That includes how it is installed and how it works.
Unlike some other R/C suppliers, RCS does not constantly keep changing things trying to get R/C to work.
 

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If choosing Aristocraft, go with the Elite. It is 22.5 volts of regulated power. The Ultima while being a good supply, is not regulated and its voltage drops as the load increases.

I need good regulated power as I run a pair of SD-45s with sound, lights, smoke and lit passenger cars which ends up being 5 amps.

I use the 27mhz trackside for track power, and select linear mode.
I also use the Aristocraft 75 mhz on board units, one in the Aristocraft RDC (Rail Diesel Coach), and the HOTE (HO scale Train Engineer) in my LGB rail truck. These are track powered and run at the same time as my other engines are on the track powered rails.

Since Cape Cod Todd is close to me, we should get together and I can give him a demo of how this all works.

I am now available most of the time as I volunteered to be a victim of downsizing. For the next year, every day is a paid holiday. This was a great opertunity!!!!!
 

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Discussion Starter · #9 ·
Dan I used to live a few towns over from you in Whitman. I would really like to see your layout in operation but finding the time to get up there may be a bit difficult this time of year but thank you for the invite anyways. The aristo system seems to be real easy and straight forward so I am definantly leaning that way and the elite seems the way to go with more power right up front in case I do expand into different areas and need the juice.
I'm still a little confused.... with the 27mhz at track side can you run one train without the onboard decoder? You say that you have the 75mhz on board. I'm mixed up why the 27mhz is not the one in the engine??

I thnik a visit and a demo would be the best thing but like I said time is a bother. I'm only home on the weekends and after doing chores I usually get one day if the weather is decent to work on the RR. At the rate I'm going my expansion won't be done for months. I need a situation like yours last year I wasn't working and I had nothing but time but no money, this year money but no time who came up with this system??
Todd
 

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Since the 75 MHz onboard is no longer manufactured, I would not recommend it to anyone starting out.

The confusion is that the 27 MHz Aristo is a "trackside" unit, for powering the rails and one locomotive, unmodified. It is basically a wireless speed control.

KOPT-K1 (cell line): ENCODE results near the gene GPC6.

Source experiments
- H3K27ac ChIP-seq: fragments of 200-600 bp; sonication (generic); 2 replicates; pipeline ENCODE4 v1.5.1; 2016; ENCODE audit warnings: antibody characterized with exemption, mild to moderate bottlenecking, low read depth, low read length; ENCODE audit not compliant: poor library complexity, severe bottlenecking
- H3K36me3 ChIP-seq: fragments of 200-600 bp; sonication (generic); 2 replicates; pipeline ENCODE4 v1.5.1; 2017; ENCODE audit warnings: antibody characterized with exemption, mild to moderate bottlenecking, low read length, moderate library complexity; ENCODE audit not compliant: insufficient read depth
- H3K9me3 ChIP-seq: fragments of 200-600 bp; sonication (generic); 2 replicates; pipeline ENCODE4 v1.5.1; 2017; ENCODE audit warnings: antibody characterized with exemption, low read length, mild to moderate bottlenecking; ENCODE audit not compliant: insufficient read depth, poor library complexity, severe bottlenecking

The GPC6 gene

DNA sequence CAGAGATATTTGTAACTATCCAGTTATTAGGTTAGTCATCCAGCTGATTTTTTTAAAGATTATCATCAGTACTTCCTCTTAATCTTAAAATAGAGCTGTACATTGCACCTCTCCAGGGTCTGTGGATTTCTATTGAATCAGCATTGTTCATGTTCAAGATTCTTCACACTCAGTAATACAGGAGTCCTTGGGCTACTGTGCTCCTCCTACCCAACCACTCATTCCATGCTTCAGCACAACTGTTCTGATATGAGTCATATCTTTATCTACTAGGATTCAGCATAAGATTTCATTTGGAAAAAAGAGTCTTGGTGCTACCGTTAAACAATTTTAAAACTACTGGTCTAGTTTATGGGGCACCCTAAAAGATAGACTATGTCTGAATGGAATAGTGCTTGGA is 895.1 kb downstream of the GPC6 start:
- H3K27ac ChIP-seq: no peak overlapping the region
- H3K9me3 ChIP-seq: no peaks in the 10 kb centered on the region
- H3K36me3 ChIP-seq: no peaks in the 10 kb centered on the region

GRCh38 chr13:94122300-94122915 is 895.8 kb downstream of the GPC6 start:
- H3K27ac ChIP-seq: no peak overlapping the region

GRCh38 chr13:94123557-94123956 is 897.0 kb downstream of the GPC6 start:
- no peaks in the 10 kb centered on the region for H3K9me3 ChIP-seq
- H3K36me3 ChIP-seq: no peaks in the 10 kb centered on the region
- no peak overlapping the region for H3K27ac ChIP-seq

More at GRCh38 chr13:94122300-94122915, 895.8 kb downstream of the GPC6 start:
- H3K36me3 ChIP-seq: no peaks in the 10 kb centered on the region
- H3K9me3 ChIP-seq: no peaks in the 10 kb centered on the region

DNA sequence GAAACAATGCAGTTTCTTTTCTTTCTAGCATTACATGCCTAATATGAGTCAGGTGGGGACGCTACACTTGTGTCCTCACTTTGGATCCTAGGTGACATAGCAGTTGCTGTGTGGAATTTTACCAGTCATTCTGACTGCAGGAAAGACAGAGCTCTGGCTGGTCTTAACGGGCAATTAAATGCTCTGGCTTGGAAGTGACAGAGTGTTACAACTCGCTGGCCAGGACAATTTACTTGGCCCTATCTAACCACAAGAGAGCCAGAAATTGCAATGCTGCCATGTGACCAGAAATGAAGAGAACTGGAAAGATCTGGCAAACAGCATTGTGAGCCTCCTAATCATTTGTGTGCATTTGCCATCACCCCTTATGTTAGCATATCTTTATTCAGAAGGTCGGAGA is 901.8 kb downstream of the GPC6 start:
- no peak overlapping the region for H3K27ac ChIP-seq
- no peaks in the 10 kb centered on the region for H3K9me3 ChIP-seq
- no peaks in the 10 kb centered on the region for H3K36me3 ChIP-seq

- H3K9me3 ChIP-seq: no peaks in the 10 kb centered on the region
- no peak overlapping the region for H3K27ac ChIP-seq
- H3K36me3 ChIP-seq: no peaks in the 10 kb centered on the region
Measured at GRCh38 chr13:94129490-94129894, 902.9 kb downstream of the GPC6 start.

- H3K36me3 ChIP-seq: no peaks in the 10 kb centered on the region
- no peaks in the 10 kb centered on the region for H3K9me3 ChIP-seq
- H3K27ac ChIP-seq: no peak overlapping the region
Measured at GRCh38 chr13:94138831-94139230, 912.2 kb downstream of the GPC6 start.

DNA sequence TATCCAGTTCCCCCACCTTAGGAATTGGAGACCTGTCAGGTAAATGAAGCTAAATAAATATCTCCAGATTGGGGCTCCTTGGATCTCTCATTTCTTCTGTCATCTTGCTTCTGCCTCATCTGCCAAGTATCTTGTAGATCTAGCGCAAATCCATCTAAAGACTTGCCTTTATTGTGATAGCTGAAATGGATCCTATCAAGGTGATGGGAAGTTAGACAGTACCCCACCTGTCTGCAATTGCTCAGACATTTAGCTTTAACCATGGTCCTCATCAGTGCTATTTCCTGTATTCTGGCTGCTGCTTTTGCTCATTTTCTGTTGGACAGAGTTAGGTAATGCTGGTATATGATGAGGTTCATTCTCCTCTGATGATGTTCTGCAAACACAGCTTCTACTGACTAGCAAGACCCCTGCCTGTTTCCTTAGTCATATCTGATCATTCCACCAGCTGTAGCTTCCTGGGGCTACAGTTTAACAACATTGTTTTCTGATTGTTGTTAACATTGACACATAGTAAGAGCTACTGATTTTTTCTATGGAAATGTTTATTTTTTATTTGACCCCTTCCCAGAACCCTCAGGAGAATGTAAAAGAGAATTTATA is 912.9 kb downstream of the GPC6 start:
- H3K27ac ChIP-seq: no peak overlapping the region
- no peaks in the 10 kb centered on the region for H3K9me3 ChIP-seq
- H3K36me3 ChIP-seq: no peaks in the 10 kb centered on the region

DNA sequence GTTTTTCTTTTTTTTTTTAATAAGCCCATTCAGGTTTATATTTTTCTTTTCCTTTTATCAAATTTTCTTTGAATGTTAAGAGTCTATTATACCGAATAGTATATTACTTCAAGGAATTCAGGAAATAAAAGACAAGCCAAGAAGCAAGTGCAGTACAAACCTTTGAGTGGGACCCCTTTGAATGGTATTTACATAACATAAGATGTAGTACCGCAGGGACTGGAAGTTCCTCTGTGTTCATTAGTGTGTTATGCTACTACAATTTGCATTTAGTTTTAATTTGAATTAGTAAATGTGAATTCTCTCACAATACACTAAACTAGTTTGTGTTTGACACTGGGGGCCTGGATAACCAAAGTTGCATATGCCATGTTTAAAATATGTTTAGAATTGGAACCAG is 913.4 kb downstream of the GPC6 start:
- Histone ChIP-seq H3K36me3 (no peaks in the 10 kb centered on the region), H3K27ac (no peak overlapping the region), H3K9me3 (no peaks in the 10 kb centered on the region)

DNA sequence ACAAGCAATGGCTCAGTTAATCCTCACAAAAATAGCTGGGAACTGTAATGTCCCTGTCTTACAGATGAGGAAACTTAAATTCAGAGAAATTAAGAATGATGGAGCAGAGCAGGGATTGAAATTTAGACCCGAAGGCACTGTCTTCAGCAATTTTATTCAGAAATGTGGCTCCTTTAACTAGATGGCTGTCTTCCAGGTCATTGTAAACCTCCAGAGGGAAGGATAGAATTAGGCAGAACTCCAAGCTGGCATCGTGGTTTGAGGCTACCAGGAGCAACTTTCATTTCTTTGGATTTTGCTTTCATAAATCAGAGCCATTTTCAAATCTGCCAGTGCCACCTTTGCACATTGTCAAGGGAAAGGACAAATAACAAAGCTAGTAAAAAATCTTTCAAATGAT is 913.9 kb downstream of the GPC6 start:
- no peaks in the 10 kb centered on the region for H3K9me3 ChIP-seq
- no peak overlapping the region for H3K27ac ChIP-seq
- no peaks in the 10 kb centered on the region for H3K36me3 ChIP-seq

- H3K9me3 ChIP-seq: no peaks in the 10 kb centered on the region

But some people have pulled this unit out of it's case and put in a loco or trailing car, then run constant DC to the rails. Now you have an R/C system. Since the unit was not designed for this purpose, it is large, and will not fit in many locos.

Funny about Tony's response, he told me before that there was nothing stopping his equipment from running on track power. He confirmed this again here, but does not recommend it, thus I retract my recommendation.

For someone starting in track power, and wanting remote control, I recommend DCC, there are many systems, you can get an entry level system, many decoders, and many sound units, just a lot of options.

But now this might not fit in the $400 budget.

Think long term here.

Regards, Greg
 

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Posted By Greg Elmassian on 06/29/2008 4:21 PM
SNIP
The confusion is that the 27 MHz Aristo is a "trackside" unit, for powering the rails and one locomotive, unmodified. It is basically a wireless speed control.
But some people have pulled this unit out of it's case and put in a loco or trailing car, then run constant DC to the rails. Now you have an R/C system. Since the unit was not designed for this purpose, it is large, and will not fit in many locos.
Funny about Tony's response, he told me before that there was nothing stopping his equipment from running on track power. He confirmed this again here, but does not recommend it, thus I retract my recommendation.
SNIP Regards, Greg




Greg.
Nothing funny about my response.
Sure you can use RCS on board with a constant track voltage as the power source. RCS uses simple diode protection to minimise voltage drop from the battery supply. You would need a bridge rectifier and suitable filtering in order to use them with a constant voltage on the track as a power source. Otherwise the RCS would work in one direction and not the other.

Just like the RCS, the Crest 27 Mhz TE has diode polarity protection and would have to have a bridge rectifier inserted in the track pick ups in order to use DC on the rails as the power source.
 

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My RR is the Aristocraft trackside power feeding the rails. I found that I can run the 75mhz on-board in some fast running engines while slow analog engines without any receivers onboard are running.
Most that see this find it hard to believe that it can be done as it is almost too simple.